The Fordham Dance Team’s March to D1 Status Continues

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COURTESY OF GILLIAN RUSSO

Fordham’s dance team, based at the Rose Hill campus, is currently working toward becoming a Division I team.

By PATRICK MOQUIN

It once seemed like the Fordham dance team’s promotion from a club sport to a Division I (D1) program was inevitable. But in a pandemic and on a tightened budget, both the administration and the athletic department have had to delay this decision. For now, they’re still a club sport, working tirelessly to realize a dream left unfulfilled for too long.

For the second straight year, Taylor Masi, Fordham College at Rose Hill ’22, has been named captain of the dance team, and ever since taking this position, she and her teammates have been working toward one goal: becoming a certified D1 team.

“During the summer, the other captains and I worked with the athletics department to increase our program’s status,” Masi said. “The girls and I were incredibly excited to find out we are on the road to becoming a D1 team.”

The difference between a D1 team and club team comes down to what that team can afford to do. Right now, the dance team performs at home games for football and basketball, as well as local events at Fordham or nearby. However, as a D1 program, they could travel with the teams for away games and compete in dance competitions against other universities.

To an individual that claims our progressing status is less than that of another team, I would say we deserve to be up there because we give so much of our dedication to supporting the school we love and practice hard and long hours each week to improve ourselves. Taylor Masi, FCRH ’22 and dance team captain

At one point, Masi and the team considered this fall to be a possible time for the team’s promotion. However, several obstacles have come up that have relegated them to at least another semester as a club sport. The pandemic has diminished the role of athletics on campus, which has in turn affected the money Fordham can afford to spend. Without many traditional revenue streams coming in, fielding a new team could be more difficult.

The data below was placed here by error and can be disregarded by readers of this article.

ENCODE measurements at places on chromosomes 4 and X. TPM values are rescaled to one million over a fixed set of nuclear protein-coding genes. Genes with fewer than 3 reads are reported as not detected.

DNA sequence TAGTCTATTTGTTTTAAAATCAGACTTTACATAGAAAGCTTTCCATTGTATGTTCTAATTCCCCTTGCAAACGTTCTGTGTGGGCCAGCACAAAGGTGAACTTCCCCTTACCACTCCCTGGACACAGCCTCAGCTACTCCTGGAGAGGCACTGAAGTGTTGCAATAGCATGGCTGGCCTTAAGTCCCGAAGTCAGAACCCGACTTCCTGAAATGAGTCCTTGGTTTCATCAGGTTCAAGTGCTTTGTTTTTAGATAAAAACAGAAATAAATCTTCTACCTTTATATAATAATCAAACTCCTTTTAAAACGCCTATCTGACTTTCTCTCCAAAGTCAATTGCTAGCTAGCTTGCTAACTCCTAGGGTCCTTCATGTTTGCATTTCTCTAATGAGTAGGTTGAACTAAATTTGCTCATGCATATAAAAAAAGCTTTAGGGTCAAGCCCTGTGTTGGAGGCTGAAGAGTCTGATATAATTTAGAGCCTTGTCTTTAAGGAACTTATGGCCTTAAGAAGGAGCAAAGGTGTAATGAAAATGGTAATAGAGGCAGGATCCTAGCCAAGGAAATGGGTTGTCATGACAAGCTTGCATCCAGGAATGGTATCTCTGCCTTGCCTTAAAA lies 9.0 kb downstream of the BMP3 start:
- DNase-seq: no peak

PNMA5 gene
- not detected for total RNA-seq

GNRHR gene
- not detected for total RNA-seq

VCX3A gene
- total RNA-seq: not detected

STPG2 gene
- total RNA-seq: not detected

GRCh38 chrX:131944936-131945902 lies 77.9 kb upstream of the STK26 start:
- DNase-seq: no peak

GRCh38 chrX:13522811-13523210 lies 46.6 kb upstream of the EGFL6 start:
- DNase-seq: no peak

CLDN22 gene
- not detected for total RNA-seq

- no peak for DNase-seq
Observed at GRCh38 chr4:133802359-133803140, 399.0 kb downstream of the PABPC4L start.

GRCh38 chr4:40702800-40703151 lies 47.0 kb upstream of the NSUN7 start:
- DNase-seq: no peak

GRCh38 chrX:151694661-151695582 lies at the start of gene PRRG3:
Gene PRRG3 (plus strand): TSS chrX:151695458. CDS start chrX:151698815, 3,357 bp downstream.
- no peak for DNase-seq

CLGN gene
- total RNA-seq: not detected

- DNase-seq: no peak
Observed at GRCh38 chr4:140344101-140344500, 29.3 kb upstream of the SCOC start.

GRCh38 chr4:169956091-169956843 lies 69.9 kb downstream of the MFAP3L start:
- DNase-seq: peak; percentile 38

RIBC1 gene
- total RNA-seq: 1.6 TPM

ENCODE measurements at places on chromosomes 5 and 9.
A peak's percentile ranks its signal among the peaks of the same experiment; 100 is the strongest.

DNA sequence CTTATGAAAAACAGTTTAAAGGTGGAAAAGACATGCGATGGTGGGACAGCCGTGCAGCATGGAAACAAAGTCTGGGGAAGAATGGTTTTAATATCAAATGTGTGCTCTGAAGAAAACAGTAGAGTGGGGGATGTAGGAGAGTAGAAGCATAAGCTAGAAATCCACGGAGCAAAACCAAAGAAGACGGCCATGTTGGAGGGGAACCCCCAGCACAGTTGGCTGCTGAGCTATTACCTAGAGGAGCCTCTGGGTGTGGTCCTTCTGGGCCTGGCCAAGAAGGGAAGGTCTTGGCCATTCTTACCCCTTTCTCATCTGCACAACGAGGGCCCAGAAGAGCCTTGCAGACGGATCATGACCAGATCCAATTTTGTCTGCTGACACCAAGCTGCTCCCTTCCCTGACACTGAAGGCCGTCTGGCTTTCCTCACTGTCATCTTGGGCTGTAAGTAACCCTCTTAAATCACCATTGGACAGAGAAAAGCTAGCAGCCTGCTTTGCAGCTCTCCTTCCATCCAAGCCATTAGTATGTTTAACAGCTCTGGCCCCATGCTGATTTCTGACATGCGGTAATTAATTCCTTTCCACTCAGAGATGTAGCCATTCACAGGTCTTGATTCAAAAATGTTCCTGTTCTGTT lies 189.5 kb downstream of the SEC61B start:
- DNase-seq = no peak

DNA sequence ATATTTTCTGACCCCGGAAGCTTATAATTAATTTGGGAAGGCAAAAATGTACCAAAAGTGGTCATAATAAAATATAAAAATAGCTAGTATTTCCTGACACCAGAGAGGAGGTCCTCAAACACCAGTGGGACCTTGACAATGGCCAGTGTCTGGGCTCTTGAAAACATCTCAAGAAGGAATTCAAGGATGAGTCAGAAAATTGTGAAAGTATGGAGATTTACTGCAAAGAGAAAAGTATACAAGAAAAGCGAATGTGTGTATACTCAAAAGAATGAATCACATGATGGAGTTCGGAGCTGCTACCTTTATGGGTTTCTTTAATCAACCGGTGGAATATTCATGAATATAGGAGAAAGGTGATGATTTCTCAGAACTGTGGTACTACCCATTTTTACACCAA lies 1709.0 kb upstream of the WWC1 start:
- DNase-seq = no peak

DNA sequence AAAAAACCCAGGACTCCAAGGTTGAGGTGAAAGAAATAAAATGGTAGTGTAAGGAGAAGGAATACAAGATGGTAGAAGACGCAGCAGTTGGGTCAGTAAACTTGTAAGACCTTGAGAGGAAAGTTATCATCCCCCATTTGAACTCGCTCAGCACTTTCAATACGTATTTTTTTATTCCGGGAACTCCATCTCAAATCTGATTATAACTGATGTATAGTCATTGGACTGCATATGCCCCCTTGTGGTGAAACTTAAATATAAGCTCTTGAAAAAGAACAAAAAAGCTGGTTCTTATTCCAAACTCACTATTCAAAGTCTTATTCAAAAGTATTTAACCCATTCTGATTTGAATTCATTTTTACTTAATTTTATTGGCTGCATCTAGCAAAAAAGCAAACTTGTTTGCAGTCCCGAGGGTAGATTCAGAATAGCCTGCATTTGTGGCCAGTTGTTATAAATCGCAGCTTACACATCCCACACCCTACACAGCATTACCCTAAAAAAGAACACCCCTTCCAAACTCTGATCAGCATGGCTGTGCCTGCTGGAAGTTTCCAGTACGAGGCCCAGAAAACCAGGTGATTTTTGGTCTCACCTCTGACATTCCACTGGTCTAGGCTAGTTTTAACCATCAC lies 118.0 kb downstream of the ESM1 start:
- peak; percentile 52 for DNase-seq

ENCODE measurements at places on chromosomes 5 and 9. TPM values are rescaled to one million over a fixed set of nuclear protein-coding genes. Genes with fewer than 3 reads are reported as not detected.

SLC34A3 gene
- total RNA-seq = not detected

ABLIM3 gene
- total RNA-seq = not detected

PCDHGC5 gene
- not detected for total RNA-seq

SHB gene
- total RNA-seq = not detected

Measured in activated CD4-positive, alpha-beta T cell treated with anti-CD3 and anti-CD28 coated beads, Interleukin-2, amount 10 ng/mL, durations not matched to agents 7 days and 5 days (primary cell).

Beyond the current state of athletics, the most significant issue concerns Title IX guidelines, which state that colleges must field the same number of men’s and women’s sports teams. This law was originally made to prevent institutions from discriminating against women’s athletics, but in this case, it impedes the all-women’s dance team. To earn their promotion, they now need the university to make further changes within the larger athletic department to accommodate them.

Regardless of the challenges ahead, Masi and the rest of the dance team continue working to improve. Most Fordham students see the dance team at football and basketball games, but as an independent organization, cheering on other athletic teams is only part of their role on campus.

“We love performing and cheering our teams on, but we also love to do events individually,” Masi said. “We have done many community service events in the past, including performing for Autism Speaks on campus, performing during the Fordham Dance Marathon event to raise money for pediatric cancer and traveling to local schools in the Bronx to dance with the children.”

The pandemic has halted their activity along with the rest of the athletic department, but when action resumes next month, they hope to find some way to return as well. Tryouts have continued virtually, with many students submitting videos instead of appearing in person. 

Through a host of challenges, the dance team continues to work and improve their status and reputation on campus. Recognizing them as a D1 sport would be a sign from the administration that the team’s passion for Fordham is equal to that of the very athletic teams they cheer on.

“To an individual that claims our progressing status is less than that of another team, I would say we deserve to be up there because we give so much of our dedication to supporting the school we love and practice hard and long hours each week to improve ourselves,” Masi said.

For a club program that appears most often on the sidelines, it may be time for the dance team to finally take center stage.